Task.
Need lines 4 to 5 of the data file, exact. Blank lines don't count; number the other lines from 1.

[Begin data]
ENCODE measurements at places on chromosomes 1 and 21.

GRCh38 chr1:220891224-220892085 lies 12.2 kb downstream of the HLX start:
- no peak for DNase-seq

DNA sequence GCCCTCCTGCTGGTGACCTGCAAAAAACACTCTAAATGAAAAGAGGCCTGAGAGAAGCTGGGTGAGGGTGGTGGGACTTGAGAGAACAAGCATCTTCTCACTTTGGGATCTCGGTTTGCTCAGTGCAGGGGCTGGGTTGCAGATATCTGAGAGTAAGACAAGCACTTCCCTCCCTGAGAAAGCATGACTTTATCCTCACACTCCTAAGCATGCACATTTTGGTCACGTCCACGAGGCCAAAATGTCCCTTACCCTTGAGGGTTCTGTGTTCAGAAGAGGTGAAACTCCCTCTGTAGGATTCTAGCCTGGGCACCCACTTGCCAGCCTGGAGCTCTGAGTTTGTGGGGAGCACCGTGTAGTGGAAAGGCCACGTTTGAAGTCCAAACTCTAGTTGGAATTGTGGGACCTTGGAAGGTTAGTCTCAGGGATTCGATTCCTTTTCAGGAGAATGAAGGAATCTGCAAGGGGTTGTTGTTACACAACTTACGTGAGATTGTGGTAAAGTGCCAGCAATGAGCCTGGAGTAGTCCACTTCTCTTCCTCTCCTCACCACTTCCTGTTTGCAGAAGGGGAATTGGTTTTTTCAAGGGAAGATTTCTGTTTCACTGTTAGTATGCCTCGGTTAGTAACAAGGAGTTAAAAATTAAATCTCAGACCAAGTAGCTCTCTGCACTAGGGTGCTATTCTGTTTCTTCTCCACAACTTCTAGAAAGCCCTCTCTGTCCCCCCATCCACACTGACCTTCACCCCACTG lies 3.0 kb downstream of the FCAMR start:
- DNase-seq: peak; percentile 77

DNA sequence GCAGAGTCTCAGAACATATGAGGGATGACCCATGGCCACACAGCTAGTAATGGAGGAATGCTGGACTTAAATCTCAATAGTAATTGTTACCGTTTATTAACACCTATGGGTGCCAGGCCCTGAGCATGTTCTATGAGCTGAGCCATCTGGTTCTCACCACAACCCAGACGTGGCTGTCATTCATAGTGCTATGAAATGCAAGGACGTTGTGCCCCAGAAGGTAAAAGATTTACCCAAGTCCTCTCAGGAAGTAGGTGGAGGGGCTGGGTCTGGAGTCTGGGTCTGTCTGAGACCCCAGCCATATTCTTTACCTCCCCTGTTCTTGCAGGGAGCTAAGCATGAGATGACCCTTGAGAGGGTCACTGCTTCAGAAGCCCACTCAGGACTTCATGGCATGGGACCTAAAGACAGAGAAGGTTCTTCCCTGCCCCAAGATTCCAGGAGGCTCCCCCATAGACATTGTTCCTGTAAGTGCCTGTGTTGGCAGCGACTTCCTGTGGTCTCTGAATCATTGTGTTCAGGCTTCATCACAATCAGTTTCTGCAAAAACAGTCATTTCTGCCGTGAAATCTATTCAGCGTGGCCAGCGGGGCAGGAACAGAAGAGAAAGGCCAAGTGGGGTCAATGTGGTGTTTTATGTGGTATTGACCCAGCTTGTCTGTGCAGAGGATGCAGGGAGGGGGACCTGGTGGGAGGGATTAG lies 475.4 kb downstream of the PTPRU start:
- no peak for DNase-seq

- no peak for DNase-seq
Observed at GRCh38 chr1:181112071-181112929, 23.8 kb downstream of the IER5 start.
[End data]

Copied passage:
DNA sequence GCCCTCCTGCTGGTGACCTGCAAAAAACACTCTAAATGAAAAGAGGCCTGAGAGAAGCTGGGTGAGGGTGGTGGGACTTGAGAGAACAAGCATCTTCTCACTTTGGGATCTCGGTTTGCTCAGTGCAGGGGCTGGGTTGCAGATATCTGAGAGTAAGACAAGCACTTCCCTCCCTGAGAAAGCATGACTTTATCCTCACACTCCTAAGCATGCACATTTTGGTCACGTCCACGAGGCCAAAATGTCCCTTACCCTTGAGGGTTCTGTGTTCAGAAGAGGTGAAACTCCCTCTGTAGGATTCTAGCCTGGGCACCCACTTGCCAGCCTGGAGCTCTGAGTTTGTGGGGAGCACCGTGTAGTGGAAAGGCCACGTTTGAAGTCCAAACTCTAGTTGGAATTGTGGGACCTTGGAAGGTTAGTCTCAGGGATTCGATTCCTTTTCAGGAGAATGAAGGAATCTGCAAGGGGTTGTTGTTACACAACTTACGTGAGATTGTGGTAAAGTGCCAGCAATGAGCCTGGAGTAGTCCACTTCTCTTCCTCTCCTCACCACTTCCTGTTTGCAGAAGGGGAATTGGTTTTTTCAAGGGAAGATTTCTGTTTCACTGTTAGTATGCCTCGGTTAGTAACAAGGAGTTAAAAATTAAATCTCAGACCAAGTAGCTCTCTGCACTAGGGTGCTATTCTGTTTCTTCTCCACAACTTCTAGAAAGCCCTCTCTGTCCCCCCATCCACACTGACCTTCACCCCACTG lies 3.0 kb downstream of the FCAMR start:
- DNase-seq: peak; percentile 77